Thursday, January 07, 2010

How Both Parties Lost The People

The founders of this country were possessed of the revolutionary notion that the supreme power of our government resides in the people. The Declaration of Independence stated “Governments are instituted among Men, deriving their just powers from the consent of the governed”. Our Constitution, the very document that outlines the principles by which this nation is to be governed begins:”We the People”, indicating that the Constitution itself is a statement made by the”consent of the governed”.

The recent race for New York’s 23rd district as well as the recent Rasmussen poll showing that TEA Party candidates would be more likely to win than republican candidates, are demonstrations that the people are beginning to reclaim that power from the political party establishments, by whom it has been usurped. That’s right, usurped, by the established political parties. Here’s a short explanation of how we have come to the current state of the GOP and the Democratic party:

A group of Americans have similar values. They decide to pool their resources to find and financially support the candidacy of legislators who share those values and, as time goes by, the group expands and gets more and more resources donated to them by other like minded Americans for the purpose of supporting candidates who share their core values. This support does not come with strings attached (other than maybe attendance and speeches at a few group functions for the sake of courtesy and information sharing). It doesn’t need to attach strings, because the basic premise is that the candidate will be a person of strong moral fiber who shares the core values of the group and will vote according to those values, regardless of how the group thinks the legislator should vote.

Eventually, someone who doesn’t care a bit about the core values decides that the power of that organization is attractive and the group now has a problem.

At some point these “privateers” get control (because such people like power, they will take positions of responsibility within the group to obtain that power). And then they begin to suggest that it is inefficient to support candidates who “cannot” win and that the resources of the group are best spent on candidates who can win. They then also argue that the financial and personal resources of the group can, or should, be used as a goad to coerce the candidate to vote as the group desires once he/she has been elected.

Here’s the tricky bit.

At some point, “candidates who can win” turns into “candidates who can win, regardless of whether their core values align with those of the group.” There is a concurrent rise in the belief that the candidate’s values do not have to match those of the group, because the group wields the re-election resources as a whip to ensure that the candidate votes the way they are told.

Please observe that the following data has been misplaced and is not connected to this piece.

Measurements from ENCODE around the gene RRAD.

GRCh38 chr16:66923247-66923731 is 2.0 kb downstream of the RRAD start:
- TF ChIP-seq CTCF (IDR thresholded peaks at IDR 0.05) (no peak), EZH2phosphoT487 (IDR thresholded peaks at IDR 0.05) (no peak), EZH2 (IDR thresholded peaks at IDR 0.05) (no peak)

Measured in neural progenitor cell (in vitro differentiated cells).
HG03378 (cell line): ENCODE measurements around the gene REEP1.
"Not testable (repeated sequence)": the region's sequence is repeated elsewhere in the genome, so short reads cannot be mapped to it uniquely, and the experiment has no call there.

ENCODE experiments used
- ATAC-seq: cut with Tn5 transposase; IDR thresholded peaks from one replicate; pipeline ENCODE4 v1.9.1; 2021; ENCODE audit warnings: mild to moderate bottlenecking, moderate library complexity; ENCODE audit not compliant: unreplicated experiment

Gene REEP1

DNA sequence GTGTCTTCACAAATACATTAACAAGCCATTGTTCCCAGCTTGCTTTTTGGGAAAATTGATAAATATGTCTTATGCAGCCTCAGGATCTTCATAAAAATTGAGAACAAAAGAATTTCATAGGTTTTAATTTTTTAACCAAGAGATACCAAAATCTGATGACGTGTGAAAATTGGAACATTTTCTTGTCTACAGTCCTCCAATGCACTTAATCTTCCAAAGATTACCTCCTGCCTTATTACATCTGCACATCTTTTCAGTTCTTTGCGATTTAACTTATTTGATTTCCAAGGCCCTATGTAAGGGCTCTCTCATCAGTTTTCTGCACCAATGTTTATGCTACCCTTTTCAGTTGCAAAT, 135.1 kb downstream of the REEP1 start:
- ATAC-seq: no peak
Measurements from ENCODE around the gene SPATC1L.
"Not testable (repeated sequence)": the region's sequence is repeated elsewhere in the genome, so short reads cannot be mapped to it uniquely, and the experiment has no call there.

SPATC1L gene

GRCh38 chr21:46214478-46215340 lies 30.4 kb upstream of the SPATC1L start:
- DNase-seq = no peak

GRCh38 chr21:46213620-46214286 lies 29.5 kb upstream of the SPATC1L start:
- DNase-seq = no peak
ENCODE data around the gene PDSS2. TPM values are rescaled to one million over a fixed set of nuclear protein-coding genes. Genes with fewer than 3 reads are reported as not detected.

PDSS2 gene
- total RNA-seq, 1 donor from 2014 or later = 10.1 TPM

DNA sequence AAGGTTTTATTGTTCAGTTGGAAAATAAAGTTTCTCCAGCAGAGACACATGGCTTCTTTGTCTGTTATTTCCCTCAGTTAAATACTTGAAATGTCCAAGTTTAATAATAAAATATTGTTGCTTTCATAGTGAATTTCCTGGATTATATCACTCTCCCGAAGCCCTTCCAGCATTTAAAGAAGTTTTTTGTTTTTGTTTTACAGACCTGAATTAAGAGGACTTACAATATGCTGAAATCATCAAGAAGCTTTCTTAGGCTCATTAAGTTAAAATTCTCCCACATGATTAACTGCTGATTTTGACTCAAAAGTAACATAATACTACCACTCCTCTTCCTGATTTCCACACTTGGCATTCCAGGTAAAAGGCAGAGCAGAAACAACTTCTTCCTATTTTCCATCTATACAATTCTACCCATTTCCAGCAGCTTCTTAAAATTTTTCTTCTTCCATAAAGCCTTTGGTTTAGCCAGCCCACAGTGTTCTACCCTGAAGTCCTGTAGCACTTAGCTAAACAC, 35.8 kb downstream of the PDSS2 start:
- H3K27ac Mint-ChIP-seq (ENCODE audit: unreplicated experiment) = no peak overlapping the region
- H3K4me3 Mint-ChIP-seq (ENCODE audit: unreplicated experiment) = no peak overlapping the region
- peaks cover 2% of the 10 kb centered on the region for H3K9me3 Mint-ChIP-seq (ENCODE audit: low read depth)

This is the point at which the organization has usurped the power of “We the People”. For whatever reason, the political parties and their supporters have not viewed this as an ethical breach, although, it is nothing more or less than the purchase of legislative votes-votes that belong to We the People, not to either party. Candidates who accept such aid are, by definition, people lacking in strength of character, because they have agreed, outright or by implication, to sell their votes in exchange for the support of a political party. This is where we find ourselves now.

The GOP and the Democratic Party have turned that corner and are no longer representing the Americans who started them or their core values. Core values are completely irrelevant to these groups and that’s why they no longer have or deserve the support of the folks who want candidates with those core values. If these parties do not change, so that they once again represent the core values of their base, so that they are not in the position of purchasing the legislative votes of those candidates who have been elected with their “support”, they will cease to exist as Americans step up to their individual responsibility to elect people of character who share their core values. If candidates do not show the strength of character demanded by the duties of governing a free people, they will find themselves unemployed.

May the American people make our founders proud by reclaiming our supreme authority over our government.

Belanne Pibal is a Liberty Features Syndicated writer.


Anonymous said...
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José Fernando Flórez said...

Welcome to Ius Politicum

オテモヤン said...
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Call Me Mom said...

Hello Jose,
Welcome to the AFB. Mr. Morris and I both post on our own blogs,(although Mr. Morris is currently on hiatus)and Mr. Tams is once again writing for the Institute for Balanced Government.